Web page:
"It turns out that Egr, the master gene, and the other genes that are turned on and off downstream are present in other species, including humans," Gehrke said.

"The reason why we called this gene Egr in the worms is that, looking at its sequence, it resembles a gene that has already been studied in humans and other animals," Srivastava said. "If you have human cells in a bowl and they emphasize, be it mechanically or putting toxins on them, they will immediately express Egr.

" But the question is: if humans can turn on Egr, and not just turn it off But if you do it, if our cells are injured, why can not we regenerate? "Srivastava said. The answer could be, if EGR is the power switch, we think the wiring is different. What addresses EGR in human cells may be different from what it speaks in the three-band Pantherworm, and what Andrew did with this study has found a way to get at this wiring. We want to find out what these compounds are and then apply them to other animals, including vertebrates, who can only do more limited regeneration. "

Srivastava and Gehrke hope that they will investigate whether the genetic switches are activated during regeneration are the same as in development and to continue working to better understand the dynamic nature of the genome.

" Now, since we know which switches are for regeneration, we look at the switches involved in the development and whether they are the same, "Srivastava said. Are you just developing again, or is another process involved?

The team is also working to understand how EGR and other genes activate the regeneration process, both for three-handed panther worms and for other species.

In the end, according to Srivastava and Gehrke, the study does not just emphasize value for understanding of the genome, but also for understanding the whole genome – the non-coding as well as the coding parts.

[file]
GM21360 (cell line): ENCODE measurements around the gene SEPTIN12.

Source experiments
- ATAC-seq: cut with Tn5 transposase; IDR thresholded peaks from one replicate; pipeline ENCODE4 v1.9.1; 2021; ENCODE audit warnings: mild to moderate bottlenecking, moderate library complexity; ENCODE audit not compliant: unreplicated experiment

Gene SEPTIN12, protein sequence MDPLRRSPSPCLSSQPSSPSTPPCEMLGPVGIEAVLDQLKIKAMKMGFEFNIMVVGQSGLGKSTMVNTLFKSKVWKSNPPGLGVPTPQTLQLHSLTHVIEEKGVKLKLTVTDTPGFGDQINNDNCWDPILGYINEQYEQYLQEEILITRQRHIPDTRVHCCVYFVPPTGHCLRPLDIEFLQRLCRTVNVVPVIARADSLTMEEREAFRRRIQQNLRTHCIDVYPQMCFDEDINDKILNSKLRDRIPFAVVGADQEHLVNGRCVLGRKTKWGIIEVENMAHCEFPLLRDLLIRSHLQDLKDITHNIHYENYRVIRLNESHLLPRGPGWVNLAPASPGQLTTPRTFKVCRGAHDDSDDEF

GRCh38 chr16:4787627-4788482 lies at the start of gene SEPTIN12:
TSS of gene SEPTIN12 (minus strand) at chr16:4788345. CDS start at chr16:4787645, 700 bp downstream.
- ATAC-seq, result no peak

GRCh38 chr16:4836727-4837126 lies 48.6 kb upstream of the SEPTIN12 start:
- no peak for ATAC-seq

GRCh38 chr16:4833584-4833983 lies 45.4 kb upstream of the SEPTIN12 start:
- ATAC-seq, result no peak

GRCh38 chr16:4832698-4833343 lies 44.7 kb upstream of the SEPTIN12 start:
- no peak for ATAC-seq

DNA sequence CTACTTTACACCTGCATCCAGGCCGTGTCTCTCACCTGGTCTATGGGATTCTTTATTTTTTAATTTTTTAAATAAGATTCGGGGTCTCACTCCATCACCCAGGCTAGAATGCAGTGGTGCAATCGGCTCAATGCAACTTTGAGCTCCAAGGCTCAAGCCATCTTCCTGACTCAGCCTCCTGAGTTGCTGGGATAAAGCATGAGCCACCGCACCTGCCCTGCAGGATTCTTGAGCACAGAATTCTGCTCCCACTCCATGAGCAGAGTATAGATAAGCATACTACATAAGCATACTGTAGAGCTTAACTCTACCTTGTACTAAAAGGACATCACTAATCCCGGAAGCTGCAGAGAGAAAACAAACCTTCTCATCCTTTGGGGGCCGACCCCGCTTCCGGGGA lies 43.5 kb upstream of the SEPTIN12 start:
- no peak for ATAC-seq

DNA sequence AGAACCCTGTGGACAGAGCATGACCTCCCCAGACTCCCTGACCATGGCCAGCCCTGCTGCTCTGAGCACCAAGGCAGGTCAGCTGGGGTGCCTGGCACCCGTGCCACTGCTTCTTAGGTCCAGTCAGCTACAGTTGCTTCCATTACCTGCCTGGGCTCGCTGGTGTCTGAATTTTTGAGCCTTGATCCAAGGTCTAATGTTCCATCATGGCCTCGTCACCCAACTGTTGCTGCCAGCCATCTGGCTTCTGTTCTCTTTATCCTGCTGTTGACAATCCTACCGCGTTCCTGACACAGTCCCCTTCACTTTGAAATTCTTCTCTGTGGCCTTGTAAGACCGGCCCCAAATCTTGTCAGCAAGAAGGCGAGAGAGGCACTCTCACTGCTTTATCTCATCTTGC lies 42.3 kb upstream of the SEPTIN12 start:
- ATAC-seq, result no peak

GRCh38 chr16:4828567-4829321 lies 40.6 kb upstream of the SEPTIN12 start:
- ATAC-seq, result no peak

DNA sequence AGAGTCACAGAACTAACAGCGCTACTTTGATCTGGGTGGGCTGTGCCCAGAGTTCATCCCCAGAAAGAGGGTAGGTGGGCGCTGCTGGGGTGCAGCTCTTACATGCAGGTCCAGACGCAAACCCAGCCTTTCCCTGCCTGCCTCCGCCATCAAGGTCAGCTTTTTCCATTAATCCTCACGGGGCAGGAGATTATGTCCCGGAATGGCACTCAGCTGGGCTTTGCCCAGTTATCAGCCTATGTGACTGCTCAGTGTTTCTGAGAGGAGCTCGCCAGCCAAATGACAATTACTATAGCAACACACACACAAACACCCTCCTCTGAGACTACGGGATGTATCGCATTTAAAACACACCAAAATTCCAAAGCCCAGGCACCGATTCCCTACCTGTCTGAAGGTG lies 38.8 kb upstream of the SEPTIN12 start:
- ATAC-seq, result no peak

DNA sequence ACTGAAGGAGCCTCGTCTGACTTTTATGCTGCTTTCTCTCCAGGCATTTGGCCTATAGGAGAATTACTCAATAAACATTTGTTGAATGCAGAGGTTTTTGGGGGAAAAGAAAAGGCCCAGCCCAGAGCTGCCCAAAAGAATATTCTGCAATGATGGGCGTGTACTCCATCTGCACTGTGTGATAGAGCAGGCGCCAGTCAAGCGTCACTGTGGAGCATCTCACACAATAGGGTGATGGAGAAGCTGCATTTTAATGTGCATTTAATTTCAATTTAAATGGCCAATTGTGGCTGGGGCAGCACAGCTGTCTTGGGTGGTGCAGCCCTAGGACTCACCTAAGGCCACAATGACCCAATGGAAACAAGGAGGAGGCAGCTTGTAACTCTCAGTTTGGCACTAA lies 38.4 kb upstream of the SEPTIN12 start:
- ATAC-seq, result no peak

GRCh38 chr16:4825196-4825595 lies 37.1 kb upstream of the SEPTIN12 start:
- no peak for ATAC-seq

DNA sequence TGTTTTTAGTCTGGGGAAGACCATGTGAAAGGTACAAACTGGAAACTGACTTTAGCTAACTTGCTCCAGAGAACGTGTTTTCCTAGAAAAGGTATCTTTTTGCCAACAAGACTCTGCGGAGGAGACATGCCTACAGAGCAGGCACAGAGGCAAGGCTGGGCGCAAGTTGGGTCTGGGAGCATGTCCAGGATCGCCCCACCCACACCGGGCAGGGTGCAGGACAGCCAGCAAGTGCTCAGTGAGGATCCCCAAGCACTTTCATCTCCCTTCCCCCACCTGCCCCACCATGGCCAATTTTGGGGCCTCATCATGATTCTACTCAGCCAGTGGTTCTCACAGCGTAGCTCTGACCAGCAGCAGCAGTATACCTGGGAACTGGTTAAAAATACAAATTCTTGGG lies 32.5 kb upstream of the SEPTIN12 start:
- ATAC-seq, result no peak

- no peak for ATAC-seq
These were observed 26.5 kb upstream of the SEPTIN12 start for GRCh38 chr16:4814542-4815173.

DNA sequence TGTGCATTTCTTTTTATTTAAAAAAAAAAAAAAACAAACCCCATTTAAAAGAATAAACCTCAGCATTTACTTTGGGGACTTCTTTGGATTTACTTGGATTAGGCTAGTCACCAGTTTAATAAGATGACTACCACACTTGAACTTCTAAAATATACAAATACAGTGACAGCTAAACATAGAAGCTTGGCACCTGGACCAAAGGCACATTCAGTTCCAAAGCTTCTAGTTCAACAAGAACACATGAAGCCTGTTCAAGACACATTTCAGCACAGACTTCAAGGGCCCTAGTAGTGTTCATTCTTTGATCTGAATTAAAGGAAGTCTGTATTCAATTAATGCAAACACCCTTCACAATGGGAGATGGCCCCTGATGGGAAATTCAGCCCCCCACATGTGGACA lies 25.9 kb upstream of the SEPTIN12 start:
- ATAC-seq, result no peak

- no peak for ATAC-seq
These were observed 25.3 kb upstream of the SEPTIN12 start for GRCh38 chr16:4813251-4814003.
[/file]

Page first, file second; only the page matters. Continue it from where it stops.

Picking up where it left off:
"Only about two percent of the genome make things like proteins," Gehrke said. "We wanted to know: what to do the other 98 percent of the genome during whole body regeneration? People have known for some time that many disease-causing DNA alterations are in noncoding regions … but not enough was paid for a process like whole body regeneration.

"I think we just scratched the surface," he continued. "We looked at some of these switches, but there is another aspect of genome interaction on a larger scale, not just how parts open and close, and all that is important to turn genes on and off, I think "There are several layers of this regulatory nature."

"It's a very natural question to look at in the natural world and think if a gecko can do that, why can not I," Srivastava said. There are many species that can regenerate, and others that can not, but it turns out when you compare genomes across all animals. Most of the genes we have are also present in the tripartite pantherworm … So, we think that some of these answers will probably not depend on whether certain genes are present or not, but on how they are interconnected or networked, and this answer can only be answered au s are from the noncoding part of the genome.

This research was supported with funding from the Milton Fund of Harvard University, the Searle Scholars Program, the Smith Family Foundation, the National Science Foundation, the Helen Hay Whitney Foundation, the Human Frontier Science Program, the National Institutes of Health the Biomedical Big Training Program, UC Berkeley, the Marthella Foskett Brown Chair of Biological Sciences, and the Howard Hughes Medical Institute.